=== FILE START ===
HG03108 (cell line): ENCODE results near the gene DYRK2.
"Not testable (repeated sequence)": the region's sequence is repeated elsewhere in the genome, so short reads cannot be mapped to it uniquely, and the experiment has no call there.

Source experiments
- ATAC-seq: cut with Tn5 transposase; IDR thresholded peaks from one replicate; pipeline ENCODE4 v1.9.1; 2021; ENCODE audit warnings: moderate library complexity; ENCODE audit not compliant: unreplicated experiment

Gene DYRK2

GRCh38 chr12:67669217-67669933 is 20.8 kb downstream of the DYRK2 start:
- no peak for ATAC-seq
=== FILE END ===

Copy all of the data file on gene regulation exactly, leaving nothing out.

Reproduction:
HG03108 (cell line): ENCODE results near the gene DYRK2.
"Not testable (repeated sequence)": the region's sequence is repeated elsewhere in the genome, so short reads cannot be mapped to it uniquely, and the experiment has no call there.

Source experiments
- ATAC-seq: cut with Tn5 transposase; IDR thresholded peaks from one replicate; pipeline ENCODE4 v1.9.1; 2021; ENCODE audit warnings: moderate library complexity; ENCODE audit not compliant: unreplicated experiment

Gene DYRK2

GRCh38 chr12:67669217-67669933 is 20.8 kb downstream of the DYRK2 start:
- no peak for ATAC-seq